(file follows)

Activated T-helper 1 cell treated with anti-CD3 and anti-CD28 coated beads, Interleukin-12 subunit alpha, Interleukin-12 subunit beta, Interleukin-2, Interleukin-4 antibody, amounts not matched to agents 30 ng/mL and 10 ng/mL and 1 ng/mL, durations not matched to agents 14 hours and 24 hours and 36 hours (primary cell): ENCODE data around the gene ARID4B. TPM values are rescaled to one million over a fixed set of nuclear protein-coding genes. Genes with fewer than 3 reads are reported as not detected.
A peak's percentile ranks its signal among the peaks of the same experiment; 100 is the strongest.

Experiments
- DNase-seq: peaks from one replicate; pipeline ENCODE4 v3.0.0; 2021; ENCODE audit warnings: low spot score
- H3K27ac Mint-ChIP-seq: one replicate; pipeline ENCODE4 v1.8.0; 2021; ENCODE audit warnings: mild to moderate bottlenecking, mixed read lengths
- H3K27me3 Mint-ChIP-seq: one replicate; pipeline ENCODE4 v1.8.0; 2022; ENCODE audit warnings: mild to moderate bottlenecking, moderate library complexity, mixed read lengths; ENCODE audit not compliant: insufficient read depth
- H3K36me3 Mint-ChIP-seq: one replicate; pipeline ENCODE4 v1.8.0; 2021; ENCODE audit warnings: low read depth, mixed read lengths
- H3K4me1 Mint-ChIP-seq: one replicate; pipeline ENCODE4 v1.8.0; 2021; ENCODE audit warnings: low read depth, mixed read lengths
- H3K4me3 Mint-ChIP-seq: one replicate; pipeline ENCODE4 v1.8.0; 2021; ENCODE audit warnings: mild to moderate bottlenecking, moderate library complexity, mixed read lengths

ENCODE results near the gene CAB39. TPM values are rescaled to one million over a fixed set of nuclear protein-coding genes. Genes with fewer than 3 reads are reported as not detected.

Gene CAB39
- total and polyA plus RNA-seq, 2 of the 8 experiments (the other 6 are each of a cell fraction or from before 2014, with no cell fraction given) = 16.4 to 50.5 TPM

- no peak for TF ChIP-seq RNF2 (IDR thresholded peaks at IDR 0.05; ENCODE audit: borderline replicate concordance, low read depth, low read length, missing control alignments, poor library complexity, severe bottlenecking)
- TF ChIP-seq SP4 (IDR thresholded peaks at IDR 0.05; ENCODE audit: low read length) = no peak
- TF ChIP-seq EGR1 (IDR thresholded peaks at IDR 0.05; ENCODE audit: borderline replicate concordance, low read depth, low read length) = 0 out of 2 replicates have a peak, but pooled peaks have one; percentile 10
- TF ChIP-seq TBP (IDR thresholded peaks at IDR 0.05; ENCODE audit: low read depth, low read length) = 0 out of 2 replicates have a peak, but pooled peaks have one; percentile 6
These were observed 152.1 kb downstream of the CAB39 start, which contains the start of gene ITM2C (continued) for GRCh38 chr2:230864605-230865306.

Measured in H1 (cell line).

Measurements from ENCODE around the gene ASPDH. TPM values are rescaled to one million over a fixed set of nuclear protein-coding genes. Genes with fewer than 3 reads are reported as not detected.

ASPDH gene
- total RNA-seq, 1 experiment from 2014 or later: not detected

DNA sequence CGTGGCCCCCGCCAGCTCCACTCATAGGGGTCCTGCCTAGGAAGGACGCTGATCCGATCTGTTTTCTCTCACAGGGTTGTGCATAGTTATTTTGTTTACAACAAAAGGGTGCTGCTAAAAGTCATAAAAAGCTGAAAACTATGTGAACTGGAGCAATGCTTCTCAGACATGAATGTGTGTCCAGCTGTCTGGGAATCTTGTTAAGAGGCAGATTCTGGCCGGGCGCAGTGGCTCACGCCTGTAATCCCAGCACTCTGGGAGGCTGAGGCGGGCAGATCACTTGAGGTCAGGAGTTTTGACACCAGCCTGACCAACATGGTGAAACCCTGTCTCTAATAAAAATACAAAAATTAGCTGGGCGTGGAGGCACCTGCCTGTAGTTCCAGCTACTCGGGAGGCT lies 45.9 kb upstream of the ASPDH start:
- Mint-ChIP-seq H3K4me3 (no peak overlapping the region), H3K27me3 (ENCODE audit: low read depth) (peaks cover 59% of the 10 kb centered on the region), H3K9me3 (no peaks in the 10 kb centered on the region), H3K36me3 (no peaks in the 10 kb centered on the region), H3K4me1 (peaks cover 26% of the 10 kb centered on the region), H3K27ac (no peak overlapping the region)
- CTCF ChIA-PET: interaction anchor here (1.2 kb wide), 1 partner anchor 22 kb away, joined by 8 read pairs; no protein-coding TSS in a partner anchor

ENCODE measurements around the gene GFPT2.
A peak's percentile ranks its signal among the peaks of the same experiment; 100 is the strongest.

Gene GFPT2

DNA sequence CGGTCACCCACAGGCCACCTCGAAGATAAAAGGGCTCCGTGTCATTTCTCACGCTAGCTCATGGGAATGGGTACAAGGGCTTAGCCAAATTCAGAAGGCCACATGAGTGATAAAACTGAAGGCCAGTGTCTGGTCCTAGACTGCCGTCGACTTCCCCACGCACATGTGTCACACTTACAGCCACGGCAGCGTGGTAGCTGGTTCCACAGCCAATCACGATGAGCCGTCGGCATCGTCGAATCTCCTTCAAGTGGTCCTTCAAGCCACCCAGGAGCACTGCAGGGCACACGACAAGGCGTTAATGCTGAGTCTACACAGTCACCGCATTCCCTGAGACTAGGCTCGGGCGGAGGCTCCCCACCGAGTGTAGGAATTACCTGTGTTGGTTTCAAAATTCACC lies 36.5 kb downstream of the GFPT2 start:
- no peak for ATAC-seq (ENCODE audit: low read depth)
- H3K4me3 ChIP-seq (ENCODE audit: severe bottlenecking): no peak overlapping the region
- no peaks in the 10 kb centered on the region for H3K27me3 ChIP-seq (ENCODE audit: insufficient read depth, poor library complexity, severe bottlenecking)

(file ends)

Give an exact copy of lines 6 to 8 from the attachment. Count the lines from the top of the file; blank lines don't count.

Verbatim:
- H3K27me3 Mint-ChIP-seq: one replicate; pipeline ENCODE4 v1.8.0; 2022; ENCODE audit warnings: mild to moderate bottlenecking, moderate library complexity, mixed read lengths; ENCODE audit not compliant: insufficient read depth
- H3K36me3 Mint-ChIP-seq: one replicate; pipeline ENCODE4 v1.8.0; 2021; ENCODE audit warnings: low read depth, mixed read lengths
- H3K4me1 Mint-ChIP-seq: one replicate; pipeline ENCODE4 v1.8.0; 2021; ENCODE audit warnings: low read depth, mixed read lengths